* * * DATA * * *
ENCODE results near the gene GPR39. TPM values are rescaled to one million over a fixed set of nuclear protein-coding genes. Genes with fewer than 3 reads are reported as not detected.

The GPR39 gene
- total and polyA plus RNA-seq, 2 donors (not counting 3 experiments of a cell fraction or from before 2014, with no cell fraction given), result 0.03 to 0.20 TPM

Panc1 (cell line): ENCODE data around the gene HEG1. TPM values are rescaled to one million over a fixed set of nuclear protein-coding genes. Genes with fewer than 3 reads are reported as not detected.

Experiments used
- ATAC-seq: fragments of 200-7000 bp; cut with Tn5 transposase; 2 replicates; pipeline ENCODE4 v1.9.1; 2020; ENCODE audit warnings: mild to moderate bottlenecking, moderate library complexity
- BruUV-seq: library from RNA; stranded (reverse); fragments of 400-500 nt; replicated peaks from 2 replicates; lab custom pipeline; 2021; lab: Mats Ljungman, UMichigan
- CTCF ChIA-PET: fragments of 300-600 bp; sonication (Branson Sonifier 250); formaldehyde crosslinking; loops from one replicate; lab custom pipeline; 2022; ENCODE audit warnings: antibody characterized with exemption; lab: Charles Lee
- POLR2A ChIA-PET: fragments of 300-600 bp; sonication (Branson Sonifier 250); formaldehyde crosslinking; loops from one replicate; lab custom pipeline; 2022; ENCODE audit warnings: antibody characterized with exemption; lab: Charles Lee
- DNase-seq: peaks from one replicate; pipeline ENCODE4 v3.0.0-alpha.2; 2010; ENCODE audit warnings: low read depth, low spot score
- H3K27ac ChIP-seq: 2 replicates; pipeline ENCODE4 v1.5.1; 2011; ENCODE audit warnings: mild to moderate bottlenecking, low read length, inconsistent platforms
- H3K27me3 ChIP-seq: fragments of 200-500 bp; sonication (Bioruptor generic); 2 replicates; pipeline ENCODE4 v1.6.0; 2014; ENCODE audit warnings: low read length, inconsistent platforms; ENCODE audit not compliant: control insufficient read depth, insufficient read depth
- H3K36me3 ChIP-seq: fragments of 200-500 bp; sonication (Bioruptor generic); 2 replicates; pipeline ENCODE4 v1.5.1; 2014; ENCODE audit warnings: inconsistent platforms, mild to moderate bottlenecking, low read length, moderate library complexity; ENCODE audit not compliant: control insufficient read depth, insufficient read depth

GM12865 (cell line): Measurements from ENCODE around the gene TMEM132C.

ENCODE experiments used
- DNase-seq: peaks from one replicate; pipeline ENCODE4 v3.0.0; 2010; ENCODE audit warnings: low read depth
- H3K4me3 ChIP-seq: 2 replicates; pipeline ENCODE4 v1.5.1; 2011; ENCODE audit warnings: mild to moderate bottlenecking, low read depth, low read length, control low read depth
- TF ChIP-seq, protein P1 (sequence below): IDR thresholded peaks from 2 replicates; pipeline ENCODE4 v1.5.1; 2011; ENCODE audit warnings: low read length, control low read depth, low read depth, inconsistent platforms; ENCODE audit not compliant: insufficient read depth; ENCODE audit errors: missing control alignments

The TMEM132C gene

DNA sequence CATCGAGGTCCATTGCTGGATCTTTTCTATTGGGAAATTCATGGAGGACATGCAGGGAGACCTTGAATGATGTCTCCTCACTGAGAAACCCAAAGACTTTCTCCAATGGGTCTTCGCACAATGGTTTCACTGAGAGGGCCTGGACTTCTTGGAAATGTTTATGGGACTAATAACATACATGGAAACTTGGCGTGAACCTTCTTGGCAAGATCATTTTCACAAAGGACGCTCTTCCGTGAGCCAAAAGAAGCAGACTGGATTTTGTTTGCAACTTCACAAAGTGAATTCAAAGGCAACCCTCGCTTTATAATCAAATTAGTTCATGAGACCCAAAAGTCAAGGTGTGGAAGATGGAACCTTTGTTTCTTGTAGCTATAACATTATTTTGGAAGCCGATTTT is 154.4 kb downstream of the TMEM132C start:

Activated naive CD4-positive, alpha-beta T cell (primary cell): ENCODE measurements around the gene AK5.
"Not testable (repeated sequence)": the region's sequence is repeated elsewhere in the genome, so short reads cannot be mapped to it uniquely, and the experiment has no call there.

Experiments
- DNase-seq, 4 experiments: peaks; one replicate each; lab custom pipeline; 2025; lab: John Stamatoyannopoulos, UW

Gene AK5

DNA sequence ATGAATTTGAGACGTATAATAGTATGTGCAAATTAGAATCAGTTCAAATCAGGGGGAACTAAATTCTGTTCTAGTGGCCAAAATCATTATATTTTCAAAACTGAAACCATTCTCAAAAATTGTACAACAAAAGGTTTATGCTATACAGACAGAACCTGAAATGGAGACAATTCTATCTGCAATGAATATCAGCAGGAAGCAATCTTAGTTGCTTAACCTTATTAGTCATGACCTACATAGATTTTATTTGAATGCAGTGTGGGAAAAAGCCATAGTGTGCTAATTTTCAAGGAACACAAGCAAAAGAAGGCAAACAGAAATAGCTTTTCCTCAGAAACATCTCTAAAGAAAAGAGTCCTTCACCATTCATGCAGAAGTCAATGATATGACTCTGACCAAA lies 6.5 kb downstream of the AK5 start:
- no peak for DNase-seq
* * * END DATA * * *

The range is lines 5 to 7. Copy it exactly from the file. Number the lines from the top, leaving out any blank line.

Experiments used
- ATAC-seq: fragments of 200-7000 bp; cut with Tn5 transposase; 2 replicates; pipeline ENCODE4 v1.9.1; 2020; ENCODE audit warnings: mild to moderate bottlenecking, moderate library complexity
- BruUV-seq: library from RNA; stranded (reverse); fragments of 400-500 nt; replicated peaks from 2 replicates; lab custom pipeline; 2021; lab: Mats Ljungman, UMichigan